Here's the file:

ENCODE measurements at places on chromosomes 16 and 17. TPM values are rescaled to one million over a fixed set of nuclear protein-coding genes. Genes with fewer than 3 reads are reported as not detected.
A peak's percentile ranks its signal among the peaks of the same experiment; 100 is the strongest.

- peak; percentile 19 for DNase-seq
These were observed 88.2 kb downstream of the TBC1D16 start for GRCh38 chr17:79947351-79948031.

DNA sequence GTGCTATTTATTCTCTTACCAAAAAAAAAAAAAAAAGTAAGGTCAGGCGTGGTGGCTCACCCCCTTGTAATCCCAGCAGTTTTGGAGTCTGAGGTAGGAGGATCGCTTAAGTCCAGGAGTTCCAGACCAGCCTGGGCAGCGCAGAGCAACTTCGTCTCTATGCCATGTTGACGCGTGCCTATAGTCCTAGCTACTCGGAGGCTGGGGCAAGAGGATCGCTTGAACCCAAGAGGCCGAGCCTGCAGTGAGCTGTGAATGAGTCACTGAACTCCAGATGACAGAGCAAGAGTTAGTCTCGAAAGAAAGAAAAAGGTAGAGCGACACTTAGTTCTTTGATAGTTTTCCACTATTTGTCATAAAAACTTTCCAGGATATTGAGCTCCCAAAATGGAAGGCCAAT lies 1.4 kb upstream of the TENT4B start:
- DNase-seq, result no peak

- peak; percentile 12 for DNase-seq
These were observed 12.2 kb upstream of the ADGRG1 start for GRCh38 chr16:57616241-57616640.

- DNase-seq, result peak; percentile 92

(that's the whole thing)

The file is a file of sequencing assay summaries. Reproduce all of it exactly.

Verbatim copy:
ENCODE measurements at places on chromosomes 16 and 17. TPM values are rescaled to one million over a fixed set of nuclear protein-coding genes. Genes with fewer than 3 reads are reported as not detected.
A peak's percentile ranks its signal among the peaks of the same experiment; 100 is the strongest.

- peak; percentile 19 for DNase-seq
These were observed 88.2 kb downstream of the TBC1D16 start for GRCh38 chr17:79947351-79948031.

DNA sequence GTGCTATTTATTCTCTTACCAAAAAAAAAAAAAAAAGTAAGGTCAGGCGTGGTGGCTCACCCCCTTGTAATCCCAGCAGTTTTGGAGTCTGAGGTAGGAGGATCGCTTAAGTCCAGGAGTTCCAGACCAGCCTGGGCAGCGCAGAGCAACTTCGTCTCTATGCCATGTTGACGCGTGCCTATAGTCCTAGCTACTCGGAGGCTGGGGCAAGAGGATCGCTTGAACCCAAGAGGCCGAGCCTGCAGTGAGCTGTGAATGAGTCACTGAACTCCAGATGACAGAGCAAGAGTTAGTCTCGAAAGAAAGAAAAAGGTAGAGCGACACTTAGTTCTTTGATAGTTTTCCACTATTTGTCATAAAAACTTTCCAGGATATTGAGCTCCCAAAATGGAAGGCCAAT lies 1.4 kb upstream of the TENT4B start:
- DNase-seq, result no peak

- peak; percentile 12 for DNase-seq
These were observed 12.2 kb upstream of the ADGRG1 start for GRCh38 chr16:57616241-57616640.

- DNase-seq, result peak; percentile 92